ground trying to catch my breath. I crawled back into the woods
where it would be safe enough to stand up. I called out for Roby but
there was no answer. I asked others around me,"Where's Roby?" No one
knew. Finally someone pointed toward the field.
Then I knew.
forgotten about the picture and what Roby had said until that instant,
when it all came back. It had been approximately 32 hours since we
had our picture made. I walked to the fence where I could see Roby
clearly. He was on his back with his feet facing me as I walked out
onto the field and sat down beside him. Still holding his Thompson
and holding an extra clip in his hand, I reached and touched him.
We had made a pact that we would get our personal papers from the one who
had fallen and return them to the family. I got the waterproof
packet from his right breast pocket and zipped up his jacket. It was
then that I remembered that I had to get his dog tags. I started to
get Roby's dog tags and in doing so, I looked down at his face and blood
trickled from his mouth onto the left side of his face. The sun was
shinning; the sky was blue and not a shot was fired. I got up and
walked off of the field and took his personal packet to Sgt Altieri.
I told Sgt Altieri that I had not gotten the dog tags. He said that
he would take care of it for me.
buried in the Alban Hills with one of his dog tags.
What he had
said I didn't believe, even though he believed what he had said. Now
he had been killed and I still couldn't believe it.
We won that
battle and more, but we were leaving our buddies behind.
that had been taken caught up with me at Lake Lucreno. Either Lt Randall
Harris or Lt James Lavin gave the picture to me and it just killed my soul
when I saw it.
Roby have known?
How could he
have been so sure and still do what he knew would kill him?
TO ME, THIS
IS A REAL HERO!
I was out of
the war at Anzio. I was blown up in a farmhouse along with Col Murray and
others and sent back to the states.
months later I went to Toledo, Ohio to see Roby's family. They owned
a bar called ROBY'S TAVERN. When I walked in, there was in front of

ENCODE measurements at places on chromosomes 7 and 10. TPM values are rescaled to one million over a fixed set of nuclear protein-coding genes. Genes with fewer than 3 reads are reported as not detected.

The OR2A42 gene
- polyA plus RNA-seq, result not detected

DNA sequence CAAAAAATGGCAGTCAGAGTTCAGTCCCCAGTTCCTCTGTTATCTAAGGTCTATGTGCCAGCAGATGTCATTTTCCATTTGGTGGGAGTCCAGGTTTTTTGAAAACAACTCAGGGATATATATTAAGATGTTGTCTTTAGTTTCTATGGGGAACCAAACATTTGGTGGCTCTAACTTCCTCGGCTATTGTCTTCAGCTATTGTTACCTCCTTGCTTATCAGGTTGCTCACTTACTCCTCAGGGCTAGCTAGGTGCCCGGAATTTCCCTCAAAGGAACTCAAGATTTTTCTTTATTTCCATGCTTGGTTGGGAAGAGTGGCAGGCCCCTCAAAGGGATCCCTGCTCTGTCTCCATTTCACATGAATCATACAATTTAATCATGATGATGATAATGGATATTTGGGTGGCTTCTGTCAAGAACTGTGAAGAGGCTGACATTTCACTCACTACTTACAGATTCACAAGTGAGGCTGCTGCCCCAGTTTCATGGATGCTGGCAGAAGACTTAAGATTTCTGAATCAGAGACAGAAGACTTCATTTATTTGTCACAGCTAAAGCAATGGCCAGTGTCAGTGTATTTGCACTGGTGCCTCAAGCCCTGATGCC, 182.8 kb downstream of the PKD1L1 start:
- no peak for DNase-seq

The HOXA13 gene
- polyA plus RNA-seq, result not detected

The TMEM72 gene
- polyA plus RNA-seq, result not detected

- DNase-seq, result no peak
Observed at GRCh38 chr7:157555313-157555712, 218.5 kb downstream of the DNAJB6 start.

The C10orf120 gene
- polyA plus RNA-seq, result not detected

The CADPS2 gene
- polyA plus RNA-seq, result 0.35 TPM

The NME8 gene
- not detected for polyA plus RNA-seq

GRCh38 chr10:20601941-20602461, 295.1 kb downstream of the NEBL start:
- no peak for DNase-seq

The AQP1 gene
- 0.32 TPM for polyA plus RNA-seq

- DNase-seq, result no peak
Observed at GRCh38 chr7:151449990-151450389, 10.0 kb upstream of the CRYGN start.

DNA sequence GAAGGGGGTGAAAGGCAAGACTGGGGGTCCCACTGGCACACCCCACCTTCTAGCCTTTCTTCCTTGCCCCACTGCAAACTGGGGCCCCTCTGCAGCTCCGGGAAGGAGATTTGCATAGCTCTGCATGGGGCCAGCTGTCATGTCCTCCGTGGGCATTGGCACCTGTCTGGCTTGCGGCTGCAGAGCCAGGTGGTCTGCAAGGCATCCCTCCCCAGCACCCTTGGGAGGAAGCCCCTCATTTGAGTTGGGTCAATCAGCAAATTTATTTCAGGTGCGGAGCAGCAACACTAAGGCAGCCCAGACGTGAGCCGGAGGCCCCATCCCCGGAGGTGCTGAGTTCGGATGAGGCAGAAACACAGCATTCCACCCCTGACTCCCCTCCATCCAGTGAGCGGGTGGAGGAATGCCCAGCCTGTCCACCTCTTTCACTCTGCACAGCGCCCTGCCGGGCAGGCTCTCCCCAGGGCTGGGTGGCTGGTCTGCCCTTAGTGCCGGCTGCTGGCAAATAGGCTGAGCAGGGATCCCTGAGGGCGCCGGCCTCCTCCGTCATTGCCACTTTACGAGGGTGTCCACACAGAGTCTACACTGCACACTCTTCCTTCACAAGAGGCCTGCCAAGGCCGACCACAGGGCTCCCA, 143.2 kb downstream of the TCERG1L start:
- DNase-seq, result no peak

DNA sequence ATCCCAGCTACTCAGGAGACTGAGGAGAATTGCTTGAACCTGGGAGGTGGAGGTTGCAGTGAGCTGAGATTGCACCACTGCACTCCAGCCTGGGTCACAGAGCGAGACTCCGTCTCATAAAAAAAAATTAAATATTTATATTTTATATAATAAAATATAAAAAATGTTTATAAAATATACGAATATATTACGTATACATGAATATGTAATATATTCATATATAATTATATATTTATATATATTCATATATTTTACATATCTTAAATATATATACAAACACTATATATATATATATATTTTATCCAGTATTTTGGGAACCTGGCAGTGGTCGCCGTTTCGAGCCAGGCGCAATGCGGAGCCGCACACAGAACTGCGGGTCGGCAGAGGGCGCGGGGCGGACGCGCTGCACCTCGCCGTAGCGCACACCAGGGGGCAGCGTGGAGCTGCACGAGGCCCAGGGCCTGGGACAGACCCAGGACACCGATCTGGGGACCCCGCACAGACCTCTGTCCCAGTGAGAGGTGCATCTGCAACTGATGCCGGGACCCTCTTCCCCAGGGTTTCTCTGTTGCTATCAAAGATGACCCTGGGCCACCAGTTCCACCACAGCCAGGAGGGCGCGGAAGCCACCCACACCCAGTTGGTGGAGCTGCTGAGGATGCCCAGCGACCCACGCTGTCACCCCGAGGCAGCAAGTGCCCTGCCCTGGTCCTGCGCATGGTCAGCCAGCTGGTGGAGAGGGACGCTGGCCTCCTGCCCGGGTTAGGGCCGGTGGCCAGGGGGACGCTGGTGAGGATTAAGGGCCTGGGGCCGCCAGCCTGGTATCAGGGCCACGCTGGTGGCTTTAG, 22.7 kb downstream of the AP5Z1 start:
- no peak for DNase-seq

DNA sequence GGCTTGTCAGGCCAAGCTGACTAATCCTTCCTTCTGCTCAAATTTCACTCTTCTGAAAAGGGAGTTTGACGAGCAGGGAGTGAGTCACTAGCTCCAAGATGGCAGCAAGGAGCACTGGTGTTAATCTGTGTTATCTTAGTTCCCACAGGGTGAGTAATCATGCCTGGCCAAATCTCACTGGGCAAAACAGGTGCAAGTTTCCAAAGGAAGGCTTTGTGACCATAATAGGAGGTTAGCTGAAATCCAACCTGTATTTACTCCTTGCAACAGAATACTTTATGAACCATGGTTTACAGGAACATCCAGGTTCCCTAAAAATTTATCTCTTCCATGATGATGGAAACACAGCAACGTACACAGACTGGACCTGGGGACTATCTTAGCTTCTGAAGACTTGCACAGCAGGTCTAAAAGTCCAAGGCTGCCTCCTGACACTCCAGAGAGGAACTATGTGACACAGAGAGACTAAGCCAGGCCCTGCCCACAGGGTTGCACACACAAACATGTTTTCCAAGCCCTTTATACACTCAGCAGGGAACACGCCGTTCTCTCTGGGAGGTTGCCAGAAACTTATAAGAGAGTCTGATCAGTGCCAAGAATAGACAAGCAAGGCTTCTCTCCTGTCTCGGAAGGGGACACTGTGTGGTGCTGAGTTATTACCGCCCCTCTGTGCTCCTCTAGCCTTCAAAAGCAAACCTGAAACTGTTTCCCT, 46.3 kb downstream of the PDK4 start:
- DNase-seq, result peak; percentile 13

me, behind the bar, a life size picture of the one Roby and I had taken
back in Sorrento. The emotions can hardly be expressed, even today.
I was greeted
warmly by Roby's family. How did they know it was me; a man they had never
laid eyes on? Because of the picture on the wall of two Rangers,
their son and me, Noel Dye.
tell them the circumstances surrounding Roby's death. There was so
much celebrating and joy surrounding my meeting them and them me that the
story was never told.
In 1995 I
returned to Ohio to find Roby's grave after a trip to Italy and Normandy.
He was not listed as being buried in Europe, so I continued my search in
was sold long ago, but is still called Roby's Tavern. The new owners
put me in touch with the previous owner that bought it from the Roby
family. She, without hesitation, gave me the telephone number of
James Roby ( Charles Roby's son), when I told her what I wanted.
James Roby. He met me in Toledo, and I told him the whole story.
Remarkably, James Roby's granddaughter looks just like Charles Roby, her
Great-Grandfather. It was like looking in to the past. James
then took me to say good-bye to my Ranger Buddy.
years, with some memories better that others, I can still feel the sun on
my face and the smell in the air on that crisp November morning in 1943 as
I lay next to Roby on the Battlefield.
Approved by Theresa Dye; 29-Aug-2013